Setting: Small four-year, highly residential
In-state Tuition: $27,000.00
Out-of-state Tuition: $27,000.00
Student/Faculty Ratio: 15:01
SAT / ACT / GPA: 1140 / 25 / 3.31
Male/Female Ratio: 48:52
Campus Housing: Yes
Religious Affiliation: Church of the Brethren
Campus Housing: Yes
Acceptance Rate: 74%
Manchester University respects the infinite worth of every individual and graduates persons of ability and conviction who draw upon their education and faith to lead principled, productive, and compassionate lives that improve the human condition.
Manchester University is a liberal arts university with a campus located in North Manchester, Indiana, and a second campus in Fort Wayne, Indiana, home to the University's College of Pharmacy. Total enrollment is approximately 1,400 students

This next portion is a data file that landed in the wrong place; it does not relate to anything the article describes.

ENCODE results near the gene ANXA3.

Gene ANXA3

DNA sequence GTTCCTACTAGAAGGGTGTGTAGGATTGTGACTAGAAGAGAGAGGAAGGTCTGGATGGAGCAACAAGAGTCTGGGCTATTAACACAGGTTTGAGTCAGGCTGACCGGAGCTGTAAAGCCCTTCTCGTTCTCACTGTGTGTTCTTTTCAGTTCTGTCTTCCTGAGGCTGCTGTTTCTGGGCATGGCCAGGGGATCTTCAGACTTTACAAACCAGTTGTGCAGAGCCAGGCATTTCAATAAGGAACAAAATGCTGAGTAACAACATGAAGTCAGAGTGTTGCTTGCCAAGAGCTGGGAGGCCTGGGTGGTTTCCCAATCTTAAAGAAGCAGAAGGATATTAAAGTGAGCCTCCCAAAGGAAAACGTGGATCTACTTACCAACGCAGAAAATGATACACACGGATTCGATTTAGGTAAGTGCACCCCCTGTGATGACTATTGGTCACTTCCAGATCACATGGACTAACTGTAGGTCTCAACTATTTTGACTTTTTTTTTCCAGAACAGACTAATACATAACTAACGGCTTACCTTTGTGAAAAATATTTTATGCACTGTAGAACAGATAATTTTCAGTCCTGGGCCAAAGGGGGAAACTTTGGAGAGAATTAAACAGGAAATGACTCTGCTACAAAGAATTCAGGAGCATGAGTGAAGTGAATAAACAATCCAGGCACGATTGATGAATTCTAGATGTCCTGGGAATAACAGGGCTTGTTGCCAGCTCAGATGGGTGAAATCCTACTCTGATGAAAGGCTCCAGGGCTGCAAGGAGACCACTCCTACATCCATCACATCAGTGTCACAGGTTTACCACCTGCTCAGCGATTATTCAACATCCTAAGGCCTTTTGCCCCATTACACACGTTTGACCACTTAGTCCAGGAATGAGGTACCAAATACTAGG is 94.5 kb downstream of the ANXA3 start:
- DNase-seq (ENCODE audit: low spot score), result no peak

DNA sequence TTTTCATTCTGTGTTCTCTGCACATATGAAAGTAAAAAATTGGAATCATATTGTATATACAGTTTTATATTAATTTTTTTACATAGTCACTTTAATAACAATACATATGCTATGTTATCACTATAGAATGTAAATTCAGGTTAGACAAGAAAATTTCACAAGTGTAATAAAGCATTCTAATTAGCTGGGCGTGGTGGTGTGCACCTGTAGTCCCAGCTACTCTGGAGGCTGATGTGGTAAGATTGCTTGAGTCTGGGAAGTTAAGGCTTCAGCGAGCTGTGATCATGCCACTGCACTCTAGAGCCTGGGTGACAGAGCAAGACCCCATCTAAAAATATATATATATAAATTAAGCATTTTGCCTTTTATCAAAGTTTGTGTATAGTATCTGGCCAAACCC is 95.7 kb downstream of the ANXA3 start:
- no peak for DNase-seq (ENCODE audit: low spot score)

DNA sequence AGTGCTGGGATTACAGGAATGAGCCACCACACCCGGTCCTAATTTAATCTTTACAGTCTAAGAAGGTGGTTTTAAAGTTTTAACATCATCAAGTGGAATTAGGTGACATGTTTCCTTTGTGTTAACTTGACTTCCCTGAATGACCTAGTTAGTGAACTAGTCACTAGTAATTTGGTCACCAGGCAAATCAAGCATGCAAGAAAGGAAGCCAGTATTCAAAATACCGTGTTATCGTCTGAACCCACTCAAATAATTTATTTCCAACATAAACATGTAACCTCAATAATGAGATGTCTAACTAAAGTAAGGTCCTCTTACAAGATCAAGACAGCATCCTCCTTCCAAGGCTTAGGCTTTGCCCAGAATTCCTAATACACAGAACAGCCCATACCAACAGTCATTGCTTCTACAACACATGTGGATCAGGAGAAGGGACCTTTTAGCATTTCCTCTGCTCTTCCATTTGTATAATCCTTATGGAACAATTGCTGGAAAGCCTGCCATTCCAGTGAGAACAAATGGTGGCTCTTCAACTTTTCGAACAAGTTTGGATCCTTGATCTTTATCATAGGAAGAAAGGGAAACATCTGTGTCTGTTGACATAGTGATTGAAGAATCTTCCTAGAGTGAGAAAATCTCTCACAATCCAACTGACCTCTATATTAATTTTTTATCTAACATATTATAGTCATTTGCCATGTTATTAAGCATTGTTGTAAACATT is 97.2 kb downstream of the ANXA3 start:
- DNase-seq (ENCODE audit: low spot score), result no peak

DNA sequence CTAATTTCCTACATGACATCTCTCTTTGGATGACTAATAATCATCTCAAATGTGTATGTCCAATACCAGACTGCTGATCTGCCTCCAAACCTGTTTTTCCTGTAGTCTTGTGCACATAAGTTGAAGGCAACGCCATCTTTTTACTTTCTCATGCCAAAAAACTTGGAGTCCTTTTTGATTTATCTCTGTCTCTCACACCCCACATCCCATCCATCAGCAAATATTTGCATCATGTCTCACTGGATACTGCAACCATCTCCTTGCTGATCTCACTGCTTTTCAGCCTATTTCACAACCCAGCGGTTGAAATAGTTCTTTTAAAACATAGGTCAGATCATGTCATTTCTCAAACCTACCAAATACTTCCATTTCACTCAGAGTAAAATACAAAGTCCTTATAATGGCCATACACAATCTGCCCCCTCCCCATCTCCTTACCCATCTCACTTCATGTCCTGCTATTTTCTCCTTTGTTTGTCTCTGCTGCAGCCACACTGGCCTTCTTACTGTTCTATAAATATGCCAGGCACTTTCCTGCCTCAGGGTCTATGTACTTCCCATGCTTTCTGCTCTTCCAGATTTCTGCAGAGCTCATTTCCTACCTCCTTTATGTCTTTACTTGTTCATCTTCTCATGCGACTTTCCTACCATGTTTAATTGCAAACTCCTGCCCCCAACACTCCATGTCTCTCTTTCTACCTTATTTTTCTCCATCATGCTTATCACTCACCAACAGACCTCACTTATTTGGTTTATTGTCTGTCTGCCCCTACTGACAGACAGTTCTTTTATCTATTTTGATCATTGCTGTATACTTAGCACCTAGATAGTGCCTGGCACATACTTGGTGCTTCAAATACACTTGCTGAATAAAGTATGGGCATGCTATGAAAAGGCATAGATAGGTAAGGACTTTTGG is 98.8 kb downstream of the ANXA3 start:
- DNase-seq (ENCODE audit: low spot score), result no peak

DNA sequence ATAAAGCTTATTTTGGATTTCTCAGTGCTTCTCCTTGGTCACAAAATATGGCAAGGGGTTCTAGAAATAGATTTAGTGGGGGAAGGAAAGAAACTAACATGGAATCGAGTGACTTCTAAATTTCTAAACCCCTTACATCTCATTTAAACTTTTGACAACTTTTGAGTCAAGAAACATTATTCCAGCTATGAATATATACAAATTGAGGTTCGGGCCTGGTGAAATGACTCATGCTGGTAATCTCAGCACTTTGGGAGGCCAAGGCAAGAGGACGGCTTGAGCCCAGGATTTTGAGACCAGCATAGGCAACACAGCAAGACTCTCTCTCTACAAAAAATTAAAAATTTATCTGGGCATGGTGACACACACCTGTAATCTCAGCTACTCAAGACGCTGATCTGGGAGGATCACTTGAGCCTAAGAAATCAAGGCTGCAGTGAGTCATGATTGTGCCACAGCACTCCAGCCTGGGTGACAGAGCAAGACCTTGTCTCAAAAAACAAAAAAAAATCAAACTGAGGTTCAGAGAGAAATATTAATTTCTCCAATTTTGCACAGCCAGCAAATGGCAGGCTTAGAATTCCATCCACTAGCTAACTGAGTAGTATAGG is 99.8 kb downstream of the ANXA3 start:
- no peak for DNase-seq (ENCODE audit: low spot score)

The University of Manchester traces its roots to the formation of the Mechanics' Institute (later to become UMIST) in 1824, and its heritage is linked to Manchester's pride in being the world's first industrial city. The English chemist John Dalton, together with Manchester businessmen and industrialists, established the Mechanics' Institute to ensure that workers could learn the basic principles of science. Similarly, John Owens, a textile merchant, left a bequest of ï¿½96,942 in 1846 (around ï¿½5.6 million in 2005 prices) to found a college to educate men on non-sectarian lines. His trustees established Owens College in 1851 in a house on the corner of Quay Street and Byrom Street which had been the home of the philanthropist Richard Cobden, and subsequently housed Manchester County Court. In 1873 the college moved to new premises on Oxford Road, Chorlton-on-Medlock and from 1880 it was a constituent college of the federal Victoria University. The university was established and granted a Royal Charter in 1880 becoming England's first civic university; it was renamed the Victoria University of Manchester in 1903 and absorbed Owens College the following year. By 1905, the institutions were large and active forces. The Municipal College of Technology, forerunner of UMIST, was the Victoria University of Manchester's Faculty of Technology while continuing in parallel as a technical college offering advanced courses of study. Although UMIST achieved independent university status in 1955, the universities continued to work together. The Victoria University of Manchester and the University of Manchester Institute of Science and Technology agreed to merge into a single institution in March 2003. Before the merger, Victoria University of Manchester and UMIST counted 23 Nobel Prize winners amongst their former staff and students. Manchester has traditionally been strong in the sciences, it is where the nuclear nature of the atom was discovered by Rutherford, and the world's first stored-program computer was built at the university. Famous scientists associated with the university include physicists Osborne Reynolds, Niels Bohr, Ernest Rutherford, James Chadwick, Arthur Schuster, Hans Geiger, Ernest Marsden and Balfour Stewart. The university has contributed in other fields, such as by the work of mathematicians Paul Erd?s, Horace Lamb and Alan Turing; author Anthony Burgess; philosophers Samuel Alexander, Ludwig Wittgenstein and Alasdair MacIntyre; the Pritzker Prize and RIBA Stirling Prize winning architect Norman Foster and composer Peter Maxwell Davies all attended, or worked in, Manchester. 2004 to present The Sackville Street Building, formerly the UMIST Main Building The current University of Manchester was officially launched on 1 October 2004 when Queen Elizabeth handed over its Royal Charter. The university was named the Sunday Times University of the Year in 2006 after winning the inaugural Times Higher Education Supplement University of the Year prize in 2005. The founding president and vice-chancellor of the new university was Alan Gilbert, former Vice-Chancellor of the University of Melbourne, who retired at the end of the 2009ï¿½2010 academic year. His successor was Dame Nancy Rothwell, who had held a chair in physiology at the university since 1994. One of the university's aims stated in the Manchester 2015 Agenda is to be one of the top 25 universities in the world, following on from Alan Gilbert's aim to "establish it by 2015 among the 25 strongest research universities in the world on commonly accepted criteria of research excellence and performance". In 2011, four Nobel laureates were on its staff: Andre Geim, Konstantin Novoselov, Sir John Sulston and Joseph E. Stiglitz. The EPSRC announced in February 2012 the formation of the National Graphene Institute. The University of Manchester is the "single supplier invited to submit a proposal for funding the new ï¿½45m institute, ï¿½38m of which will be provided by the government" - (EPSRC & Technology Strategy Board). In 2013, an additional ï¿½23 million of funding from European Regional Development Fund was awarded to the institute taking investment to ï¿½61 million. In August 2012, it was announced that the university's Faculty of Engineering and Physical Sciences had been chosen to be the "hub" location for a new BP International Centre for Advanced Materials, as part of a $100 million initiative to create industry-changing materials. The centre will be aimed at advancing fundamental understanding and use of materials across a variety of oil and gas industrial applications and will be modelled on a hub and spoke structure, with the hub located at Manchester, and the spokes based at the University of Cambridge, Imperial College London, and the University of Illinois at Urbana-Champaign.